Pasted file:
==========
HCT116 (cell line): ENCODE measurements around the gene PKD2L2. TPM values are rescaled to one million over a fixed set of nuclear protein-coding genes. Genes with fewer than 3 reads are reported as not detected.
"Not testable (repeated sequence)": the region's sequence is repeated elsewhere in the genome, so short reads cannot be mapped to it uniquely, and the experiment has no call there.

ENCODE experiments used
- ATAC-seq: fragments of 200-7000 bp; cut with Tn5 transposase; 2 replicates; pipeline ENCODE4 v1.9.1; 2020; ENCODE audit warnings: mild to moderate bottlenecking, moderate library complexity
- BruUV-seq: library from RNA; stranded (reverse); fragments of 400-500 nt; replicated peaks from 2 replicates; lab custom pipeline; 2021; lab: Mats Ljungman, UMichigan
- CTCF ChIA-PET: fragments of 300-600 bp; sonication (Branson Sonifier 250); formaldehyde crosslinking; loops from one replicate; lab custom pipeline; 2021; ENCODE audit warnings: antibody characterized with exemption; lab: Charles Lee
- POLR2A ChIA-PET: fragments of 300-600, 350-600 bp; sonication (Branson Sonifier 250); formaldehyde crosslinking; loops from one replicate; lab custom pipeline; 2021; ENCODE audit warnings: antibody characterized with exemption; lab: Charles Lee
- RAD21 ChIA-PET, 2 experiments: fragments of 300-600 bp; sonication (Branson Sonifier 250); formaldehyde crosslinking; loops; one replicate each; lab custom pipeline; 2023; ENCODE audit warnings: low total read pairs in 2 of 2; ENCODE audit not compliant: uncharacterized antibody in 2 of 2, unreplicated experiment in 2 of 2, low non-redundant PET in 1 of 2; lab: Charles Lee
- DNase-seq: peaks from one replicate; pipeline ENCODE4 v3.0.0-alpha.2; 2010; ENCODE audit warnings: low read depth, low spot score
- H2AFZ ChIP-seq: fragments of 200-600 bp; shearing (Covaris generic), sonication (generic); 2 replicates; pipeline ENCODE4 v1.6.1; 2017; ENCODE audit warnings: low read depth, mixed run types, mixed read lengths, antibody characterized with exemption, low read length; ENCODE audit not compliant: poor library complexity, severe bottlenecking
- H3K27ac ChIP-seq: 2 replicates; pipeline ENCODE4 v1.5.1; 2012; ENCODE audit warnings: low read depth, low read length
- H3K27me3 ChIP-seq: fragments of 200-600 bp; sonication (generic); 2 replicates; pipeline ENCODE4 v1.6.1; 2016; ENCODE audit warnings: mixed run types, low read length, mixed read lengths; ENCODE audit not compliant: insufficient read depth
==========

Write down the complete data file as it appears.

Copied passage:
HCT116 (cell line): ENCODE measurements around the gene PKD2L2. TPM values are rescaled to one million over a fixed set of nuclear protein-coding genes. Genes with fewer than 3 reads are reported as not detected.
"Not testable (repeated sequence)": the region's sequence is repeated elsewhere in the genome, so short reads cannot be mapped to it uniquely, and the experiment has no call there.

ENCODE experiments used
- ATAC-seq: fragments of 200-7000 bp; cut with Tn5 transposase; 2 replicates; pipeline ENCODE4 v1.9.1; 2020; ENCODE audit warnings: mild to moderate bottlenecking, moderate library complexity
- BruUV-seq: library from RNA; stranded (reverse); fragments of 400-500 nt; replicated peaks from 2 replicates; lab custom pipeline; 2021; lab: Mats Ljungman, UMichigan
- CTCF ChIA-PET: fragments of 300-600 bp; sonication (Branson Sonifier 250); formaldehyde crosslinking; loops from one replicate; lab custom pipeline; 2021; ENCODE audit warnings: antibody characterized with exemption; lab: Charles Lee
- POLR2A ChIA-PET: fragments of 300-600, 350-600 bp; sonication (Branson Sonifier 250); formaldehyde crosslinking; loops from one replicate; lab custom pipeline; 2021; ENCODE audit warnings: antibody characterized with exemption; lab: Charles Lee
- RAD21 ChIA-PET, 2 experiments: fragments of 300-600 bp; sonication (Branson Sonifier 250); formaldehyde crosslinking; loops; one replicate each; lab custom pipeline; 2023; ENCODE audit warnings: low total read pairs in 2 of 2; ENCODE audit not compliant: uncharacterized antibody in 2 of 2, unreplicated experiment in 2 of 2, low non-redundant PET in 1 of 2; lab: Charles Lee
- DNase-seq: peaks from one replicate; pipeline ENCODE4 v3.0.0-alpha.2; 2010; ENCODE audit warnings: low read depth, low spot score
- H2AFZ ChIP-seq: fragments of 200-600 bp; shearing (Covaris generic), sonication (generic); 2 replicates; pipeline ENCODE4 v1.6.1; 2017; ENCODE audit warnings: low read depth, mixed run types, mixed read lengths, antibody characterized with exemption, low read length; ENCODE audit not compliant: poor library complexity, severe bottlenecking
- H3K27ac ChIP-seq: 2 replicates; pipeline ENCODE4 v1.5.1; 2012; ENCODE audit warnings: low read depth, low read length
- H3K27me3 ChIP-seq: fragments of 200-600 bp; sonication (generic); 2 replicates; pipeline ENCODE4 v1.6.1; 2016; ENCODE audit warnings: mixed run types, low read length, mixed read lengths; ENCODE audit not compliant: insufficient read depth